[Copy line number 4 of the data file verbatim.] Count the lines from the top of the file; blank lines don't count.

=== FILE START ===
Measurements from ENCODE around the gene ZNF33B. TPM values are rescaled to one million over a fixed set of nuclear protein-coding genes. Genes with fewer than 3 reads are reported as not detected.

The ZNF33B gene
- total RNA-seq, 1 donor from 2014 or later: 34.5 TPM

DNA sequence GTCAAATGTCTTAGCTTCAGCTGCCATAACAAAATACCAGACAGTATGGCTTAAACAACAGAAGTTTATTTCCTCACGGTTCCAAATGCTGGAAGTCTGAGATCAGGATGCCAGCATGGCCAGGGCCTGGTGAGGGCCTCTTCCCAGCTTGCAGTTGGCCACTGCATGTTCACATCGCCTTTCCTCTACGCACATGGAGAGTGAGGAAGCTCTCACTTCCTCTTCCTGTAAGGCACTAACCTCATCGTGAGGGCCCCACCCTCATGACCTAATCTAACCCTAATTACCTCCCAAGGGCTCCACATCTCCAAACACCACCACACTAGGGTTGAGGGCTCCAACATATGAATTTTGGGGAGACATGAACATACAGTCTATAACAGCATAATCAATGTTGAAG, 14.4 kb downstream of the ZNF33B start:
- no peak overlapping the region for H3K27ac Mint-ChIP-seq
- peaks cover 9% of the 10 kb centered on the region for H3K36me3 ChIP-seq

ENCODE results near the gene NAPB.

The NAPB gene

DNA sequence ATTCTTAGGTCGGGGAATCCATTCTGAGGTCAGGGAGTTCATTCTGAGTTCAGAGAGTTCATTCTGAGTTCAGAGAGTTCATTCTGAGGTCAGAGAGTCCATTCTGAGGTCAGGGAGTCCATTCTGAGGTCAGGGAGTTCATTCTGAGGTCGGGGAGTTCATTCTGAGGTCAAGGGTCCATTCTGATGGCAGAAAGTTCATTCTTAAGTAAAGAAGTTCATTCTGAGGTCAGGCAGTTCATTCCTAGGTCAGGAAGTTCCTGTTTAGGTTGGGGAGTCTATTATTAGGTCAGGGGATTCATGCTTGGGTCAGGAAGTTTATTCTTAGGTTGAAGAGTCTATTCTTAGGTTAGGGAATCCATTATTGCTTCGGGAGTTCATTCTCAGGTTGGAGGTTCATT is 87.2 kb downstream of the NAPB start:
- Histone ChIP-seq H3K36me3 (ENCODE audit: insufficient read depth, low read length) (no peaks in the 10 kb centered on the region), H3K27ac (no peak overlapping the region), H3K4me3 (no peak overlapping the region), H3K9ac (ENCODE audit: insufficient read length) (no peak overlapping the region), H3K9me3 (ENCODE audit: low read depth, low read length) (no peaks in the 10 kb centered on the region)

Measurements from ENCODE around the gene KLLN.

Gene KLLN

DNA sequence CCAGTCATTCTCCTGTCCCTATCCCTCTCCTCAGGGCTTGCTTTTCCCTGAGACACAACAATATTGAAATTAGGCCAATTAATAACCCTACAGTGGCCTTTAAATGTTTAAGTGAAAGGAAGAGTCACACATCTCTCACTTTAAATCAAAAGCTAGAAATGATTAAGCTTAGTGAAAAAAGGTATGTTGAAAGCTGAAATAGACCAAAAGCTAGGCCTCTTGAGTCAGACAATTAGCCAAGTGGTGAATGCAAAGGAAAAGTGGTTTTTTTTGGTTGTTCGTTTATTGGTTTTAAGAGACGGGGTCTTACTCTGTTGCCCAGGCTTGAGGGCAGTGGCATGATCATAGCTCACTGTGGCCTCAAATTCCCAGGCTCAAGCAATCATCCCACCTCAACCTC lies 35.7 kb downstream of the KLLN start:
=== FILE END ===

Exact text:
DNA sequence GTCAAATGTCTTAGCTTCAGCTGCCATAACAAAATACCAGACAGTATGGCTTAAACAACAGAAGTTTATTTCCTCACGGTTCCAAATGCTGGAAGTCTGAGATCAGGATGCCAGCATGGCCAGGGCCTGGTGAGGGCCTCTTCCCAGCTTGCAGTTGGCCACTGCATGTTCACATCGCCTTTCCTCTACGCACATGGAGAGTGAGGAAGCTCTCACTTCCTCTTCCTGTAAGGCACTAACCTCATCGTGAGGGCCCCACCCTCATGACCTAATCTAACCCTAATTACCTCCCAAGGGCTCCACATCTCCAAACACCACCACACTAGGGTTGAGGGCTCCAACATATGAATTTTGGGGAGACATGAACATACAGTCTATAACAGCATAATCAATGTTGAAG, 14.4 kb downstream of the ZNF33B start: